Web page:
illiam Bennett, a rock guitarist and
entrepreneur whose studio near ground zero provided a haven to
frustrated performers with day jobs on Wall Street who dreamed of
playing live rock and roll, died on Oct. 7 at Bellevue Hospital
Center. He was 49.
The cause was complications of injuries he received in a car
accident in the East Village in September.
In 1997, Mr. Bennett, himself a refugee from the business world,
purchased a TriBeCa studio, the Off Wall Street Jam, where he
coached and encouraged other reborn musicians and helped arrange
engagements for them at clubs in Manhattan.
After the terrorist attack of Sept. 11, he raised money to bring
music and instruments to downtown schools, and returned to his
studio on Murray Street — within two blocks of ground zero — and
hung out a sign encouraging firefighters and construction workers to
come inside and play.
Mr. Bennett was a mentor to the 400-odd dues-paying members at
the Jam, keeping files on all of them so he could help them find
suitable bandmates. He kept the studio's four rehearsal rooms booked
solid and ran open-mike lunch, evening and weekend jam sessions. He
also sent out a weekly e-mail bulletin featuring reviews of the
previous week's shows and an advice column, Ask Dr. Sharpley. In it,
he documented musical pathologies like solofrenia, the disease of
guitarists who cannot stop playing solos.
Mr. Bennett, who referred to the Jam as a mental health club,
divided all musicians into three classes: Plan A, for serious young
artists who hoped to make the big time; Plan B, for those who were
good enough to make a living; and Plan C, for the closet rockers who
played at the Jam.
He had been all three, said Tyrone Johnson, 23, an assistant at
the Jam, which remains open.
William Bennett was born on Oct. 19, 1953, and grew up on the
Upper East Side of Manhattan in a family with show-business roots.
His maternal grandfather, Jack Blue, worked as George M. Cohan's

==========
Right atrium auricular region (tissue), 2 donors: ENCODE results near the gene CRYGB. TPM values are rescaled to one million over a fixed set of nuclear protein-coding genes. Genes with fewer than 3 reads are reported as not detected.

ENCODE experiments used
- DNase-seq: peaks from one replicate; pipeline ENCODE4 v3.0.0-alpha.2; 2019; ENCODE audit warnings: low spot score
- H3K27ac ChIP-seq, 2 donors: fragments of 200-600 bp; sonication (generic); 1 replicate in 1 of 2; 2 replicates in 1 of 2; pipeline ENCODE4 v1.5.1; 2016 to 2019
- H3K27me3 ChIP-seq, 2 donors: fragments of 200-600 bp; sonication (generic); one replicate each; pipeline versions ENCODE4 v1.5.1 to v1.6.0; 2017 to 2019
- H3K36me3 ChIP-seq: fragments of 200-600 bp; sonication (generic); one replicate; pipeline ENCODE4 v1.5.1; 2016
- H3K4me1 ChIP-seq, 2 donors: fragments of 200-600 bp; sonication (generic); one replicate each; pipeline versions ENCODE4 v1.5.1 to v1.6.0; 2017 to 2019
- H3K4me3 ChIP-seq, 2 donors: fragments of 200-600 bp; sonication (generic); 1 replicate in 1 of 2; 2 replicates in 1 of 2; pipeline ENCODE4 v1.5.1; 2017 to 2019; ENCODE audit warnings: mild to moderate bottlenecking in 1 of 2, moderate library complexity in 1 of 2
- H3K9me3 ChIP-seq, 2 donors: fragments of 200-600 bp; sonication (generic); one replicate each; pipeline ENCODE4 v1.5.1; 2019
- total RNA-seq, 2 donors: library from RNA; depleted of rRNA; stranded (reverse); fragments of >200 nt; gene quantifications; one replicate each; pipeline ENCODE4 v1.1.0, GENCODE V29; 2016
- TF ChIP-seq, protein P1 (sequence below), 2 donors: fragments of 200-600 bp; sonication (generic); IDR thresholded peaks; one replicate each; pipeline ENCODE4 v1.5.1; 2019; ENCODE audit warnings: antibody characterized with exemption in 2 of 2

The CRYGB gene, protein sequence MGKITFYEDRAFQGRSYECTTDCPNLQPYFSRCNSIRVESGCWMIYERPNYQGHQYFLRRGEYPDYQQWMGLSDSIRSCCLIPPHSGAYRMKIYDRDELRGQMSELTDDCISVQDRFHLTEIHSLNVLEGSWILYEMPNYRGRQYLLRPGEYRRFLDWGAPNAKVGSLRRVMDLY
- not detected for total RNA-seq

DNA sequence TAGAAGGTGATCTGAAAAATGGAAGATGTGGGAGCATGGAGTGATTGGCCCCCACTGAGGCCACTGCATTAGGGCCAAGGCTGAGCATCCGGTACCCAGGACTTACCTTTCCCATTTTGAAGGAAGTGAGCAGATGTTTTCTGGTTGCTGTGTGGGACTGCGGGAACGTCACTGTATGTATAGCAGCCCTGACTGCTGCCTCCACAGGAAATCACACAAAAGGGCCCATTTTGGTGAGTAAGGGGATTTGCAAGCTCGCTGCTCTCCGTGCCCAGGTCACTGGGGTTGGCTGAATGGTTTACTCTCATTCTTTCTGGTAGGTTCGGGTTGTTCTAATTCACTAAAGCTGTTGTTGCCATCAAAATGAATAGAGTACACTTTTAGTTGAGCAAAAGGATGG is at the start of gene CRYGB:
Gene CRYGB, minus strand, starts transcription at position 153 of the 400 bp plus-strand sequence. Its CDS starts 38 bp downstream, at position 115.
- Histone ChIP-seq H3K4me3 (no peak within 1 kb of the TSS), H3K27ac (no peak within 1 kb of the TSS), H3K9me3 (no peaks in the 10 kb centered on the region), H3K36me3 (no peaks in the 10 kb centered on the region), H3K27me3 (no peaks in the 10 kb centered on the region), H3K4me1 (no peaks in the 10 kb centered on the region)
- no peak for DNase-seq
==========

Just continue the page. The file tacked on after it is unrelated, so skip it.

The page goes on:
dance director, and later ran a stage dance studio on Broadway.
Mr. Bennett graduated from the State University of New York at
Stony Brook, majoring in music and psychology. As a young man he
played in several bands, including the Immortal Primitives, which
had some success and opened for the Ramones. But eventually he took
a day job at a photography agency, and for several years did not
play guitar at all.
Buying the Jam, which had opened in the early 1990's, was a
serious financial risk and never earned him much money, said Greg
Manning, a friend who advised him to buy it. "I told him, if you
make it work, you might be happy for the rest of your life," Mr.
Manning said. "That's how it turned out, though his life was way too
Mr. Bennett is survived by his mother, Julie Bennett Blue, and
his sister, Tara Bennett Goleman.
Before his death, he had been planning a three-day rock
extravaganza to honor his 50th birthday on Oct. 19, with appearances
by dozens of bands he played in, many of them cover acts with names
like the Rolling Bones and Abbey Roadkill. Several of his friends
said they were going to proceed with the plan in his honor.
Mr. Bennett's principal band, the Rolling Bones, played at a
wedding on the night of his funeral.
"Man, it was hard," said Mr. Manning, who plays bass in the band.
"But we rocked it. We knew it was what Billy wanted us to do."